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Strauss-Kahn, Euro, Burqa, what the French talked about in 2011

Diligent/Wikimedia Commons

Nearly everything which mattered in France this year is somehow linked to Dominique Strauss-Kahn.


As well as the morality tale which it was, the saga utterly dominated conversation in France for weeks, and also had more widespread repercussions…

It sparked a bout of soul-searching among French journalists, many of whom knew of Strauss-Kahn’s reputation as a compulsive womaniser but never chose to investigate further.

France’s tough privacy laws made such subjects difficult to cover, but there was a feeling that the media and many politicians had been complicit in a failure to treat the subject seriously.

Dossier: The Strauss-Kahn affair rocks France, IMF

DSK’s wife Anne Sinclair was also the subject of endless polarising discussions.
The beautiful former television journalist is now either one half of the most annoying couple of the year, or the female personality of 2011 depending on which end-of-year survey you read.

The fallout continues, fed recently by reports of possible links to an alleged prostitution ring in Lille in northern France.

It is hard to exaggerate the impact of the story of his epic downfall, a Greek tragedy with spectacular twists in the plot, still unfolding with an increasingly pathetic and lonely old man at its centre.

Before May he had been tipped to become the next French president and the collapse of his career completely changed the scene for France’s Socialist Party.

With DSK disqualified, the Socialist primaries became a lot more interesting, and they were another key news story from 2011.

There were six candidates, three of whom didn’t count: the one whose name no one can remember. Manuel Valls who never had a chance as he is considered to be at heart a right-winger and Arnaud Montebourg who used the primaries to project his boyish charm and further his chances next time around.

The first of the interesting ones was Ségolène Royale, who many outside France remember because she seemed a strong contender against Sarkozy in 2007.

Sadly for her, in the intervening years she consolidated a reputation for being slightly bonkers and won a measly 7 per cent of the vote in the primaries.

It was a cruel blow after a dogged four-year-battle, to lose out to her former life-partner François Hollande, and she failed to hide her tears, earning herself the place of most annoying politician of 2011 in that poll – politics is a thankless business.

The other interesting one was Martine Aubry, who lacks the glamour of Royale and therefore sensibly campaigned as an ordinary-woman-of-the-people, but was hampered by a lingering suspicion that she had never really wanted the job and only stood when her pal DSK was mortally wounded.

The guy who won was Ségolène’s ex and father of her four children, another self-styled “ordinary man” François Hollande.

He was among many who benefited from Strauss-Kahn’s collapse (think Christine Lagarde, elected IMF boss in 2011.)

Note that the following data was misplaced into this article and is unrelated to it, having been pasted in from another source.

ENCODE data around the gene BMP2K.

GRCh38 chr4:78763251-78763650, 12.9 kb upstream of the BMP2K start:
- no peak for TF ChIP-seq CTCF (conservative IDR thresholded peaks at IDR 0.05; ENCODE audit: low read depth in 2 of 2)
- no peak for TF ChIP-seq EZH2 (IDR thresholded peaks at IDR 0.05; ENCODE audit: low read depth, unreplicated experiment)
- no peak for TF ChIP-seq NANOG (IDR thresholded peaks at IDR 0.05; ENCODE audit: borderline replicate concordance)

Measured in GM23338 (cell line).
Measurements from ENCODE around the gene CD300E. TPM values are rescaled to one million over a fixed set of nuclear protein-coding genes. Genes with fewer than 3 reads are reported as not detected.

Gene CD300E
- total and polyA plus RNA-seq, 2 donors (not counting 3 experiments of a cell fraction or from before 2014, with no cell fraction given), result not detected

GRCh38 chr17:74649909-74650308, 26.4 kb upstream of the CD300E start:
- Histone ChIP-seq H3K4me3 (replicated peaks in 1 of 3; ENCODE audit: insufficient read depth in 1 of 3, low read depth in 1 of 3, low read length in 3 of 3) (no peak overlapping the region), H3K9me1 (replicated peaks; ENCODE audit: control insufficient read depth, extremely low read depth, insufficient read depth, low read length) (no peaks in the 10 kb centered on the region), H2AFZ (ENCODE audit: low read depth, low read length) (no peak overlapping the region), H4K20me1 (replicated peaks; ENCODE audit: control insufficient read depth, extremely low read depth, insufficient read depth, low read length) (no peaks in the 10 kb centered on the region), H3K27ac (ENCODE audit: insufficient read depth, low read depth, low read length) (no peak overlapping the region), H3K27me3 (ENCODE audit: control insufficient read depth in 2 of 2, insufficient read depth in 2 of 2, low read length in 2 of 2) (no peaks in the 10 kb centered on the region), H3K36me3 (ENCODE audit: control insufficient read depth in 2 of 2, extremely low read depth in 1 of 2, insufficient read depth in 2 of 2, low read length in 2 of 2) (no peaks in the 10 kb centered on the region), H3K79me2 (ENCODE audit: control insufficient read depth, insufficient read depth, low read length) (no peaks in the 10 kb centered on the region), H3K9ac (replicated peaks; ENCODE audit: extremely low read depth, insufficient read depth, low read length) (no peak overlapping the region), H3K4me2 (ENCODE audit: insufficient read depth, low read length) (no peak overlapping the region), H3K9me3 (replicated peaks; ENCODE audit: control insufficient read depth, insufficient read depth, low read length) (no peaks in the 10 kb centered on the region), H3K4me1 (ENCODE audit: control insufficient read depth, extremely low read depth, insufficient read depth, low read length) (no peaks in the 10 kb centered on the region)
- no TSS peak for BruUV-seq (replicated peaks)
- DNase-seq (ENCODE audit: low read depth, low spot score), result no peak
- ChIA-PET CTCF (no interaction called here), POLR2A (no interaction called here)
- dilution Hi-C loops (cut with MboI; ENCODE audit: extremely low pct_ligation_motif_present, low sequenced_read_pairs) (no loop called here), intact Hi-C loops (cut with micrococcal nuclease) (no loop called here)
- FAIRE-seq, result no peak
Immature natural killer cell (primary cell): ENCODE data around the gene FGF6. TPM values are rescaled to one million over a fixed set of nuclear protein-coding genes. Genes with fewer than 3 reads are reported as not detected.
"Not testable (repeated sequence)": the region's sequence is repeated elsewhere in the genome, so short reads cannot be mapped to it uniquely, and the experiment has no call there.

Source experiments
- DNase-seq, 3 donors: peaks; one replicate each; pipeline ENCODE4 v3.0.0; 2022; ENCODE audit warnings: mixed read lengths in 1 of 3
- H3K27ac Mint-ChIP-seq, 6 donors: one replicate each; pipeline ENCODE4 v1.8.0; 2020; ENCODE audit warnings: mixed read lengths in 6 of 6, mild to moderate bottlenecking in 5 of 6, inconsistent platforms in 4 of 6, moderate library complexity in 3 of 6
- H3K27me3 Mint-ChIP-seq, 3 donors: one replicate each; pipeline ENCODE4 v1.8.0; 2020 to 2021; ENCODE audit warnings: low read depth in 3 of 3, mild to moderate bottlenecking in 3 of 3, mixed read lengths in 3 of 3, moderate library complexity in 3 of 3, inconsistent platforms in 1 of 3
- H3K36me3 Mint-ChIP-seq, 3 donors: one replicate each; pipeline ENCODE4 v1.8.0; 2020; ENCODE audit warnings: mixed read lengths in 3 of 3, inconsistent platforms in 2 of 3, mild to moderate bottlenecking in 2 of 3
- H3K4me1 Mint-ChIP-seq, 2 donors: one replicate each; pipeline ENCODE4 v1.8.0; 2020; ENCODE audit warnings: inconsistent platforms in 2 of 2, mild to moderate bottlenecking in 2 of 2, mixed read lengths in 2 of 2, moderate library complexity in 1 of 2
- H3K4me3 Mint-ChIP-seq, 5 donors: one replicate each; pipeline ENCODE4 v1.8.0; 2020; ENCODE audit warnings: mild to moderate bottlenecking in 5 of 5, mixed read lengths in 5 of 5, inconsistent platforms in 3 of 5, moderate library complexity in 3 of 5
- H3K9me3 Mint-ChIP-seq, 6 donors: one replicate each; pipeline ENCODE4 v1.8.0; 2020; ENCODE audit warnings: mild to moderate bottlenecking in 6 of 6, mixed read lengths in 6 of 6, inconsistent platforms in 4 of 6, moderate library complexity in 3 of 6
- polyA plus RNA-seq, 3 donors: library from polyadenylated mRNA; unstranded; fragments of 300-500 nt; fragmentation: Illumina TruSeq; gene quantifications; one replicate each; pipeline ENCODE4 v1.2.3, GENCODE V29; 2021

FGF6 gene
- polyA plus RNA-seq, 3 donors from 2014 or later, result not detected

Hollande was the first officially to declare his candidacy and he campaigned determinedly and surefootedly for months until he finally won the nomination to be Socialist Party candidate in the 2012 presidential elections and promptly almost disappeared from public view.

Something else which (almost) disappeared from public view in 2011 in France was the burqa.

The much-debated and long-prepared ban on wearing the burqa in public places was finally implemented in April of this year.

And on the whole, most French people would agree, that in spite of predictions (mostly from outside France) that all hell would break loose, it’s going fairly smoothly so far.

Widely misunderstood, it was not a particular pet-project of Nicolas Sarkozy’s who was wary of a ban but it was originally championed by the former Communist Mayor of Venissieux, a town near Lyons.

The ban was almost unanimously recommended after an all-party commission which heard from women’s and muslim groups.

Early days yet but the ban seems to be gaining acceptance.

Hard to link it to Dominique Strauss-Kahn but a cartoonist would probably think of something.

You CAN link DSK to the final key dinner party subject of 2011: the euro and the evolution of the creature that is Merkozy.

DSK would have been a key figure in their discussions and an influence on their relationship had he remained head of the International Monetary Fund.

But he didn’t and he wasn’t, and even though Sarkozy can’t speak German like DSK, he has plenty of energy and everything to gain from trying to rescue the euro.

The subject dominated dinner parties certainly, but often few of us really understood what we were talking about.

Dossier: Eurozone in crisis

What seems clear is that Sarkozy had a hard job, but eventually succeeded, in persuading Merkel to remind her electorate of the benefits of the euro (massive German exports), and that she eventually got behind efforts to find a solution.

He failed to persuade her to allow more political influence over the European Central Bank.

The year ended with the nerve-jangling make-it-or-break-it summit on the Euro, but it’s still not clear whether the currency will be saved.

Details of the fiscal pact are fuzzy, some governments might face obstacles before signing up, and there is no guarantee that it will lead the independent European Central Bank to print more money as many are hoping.


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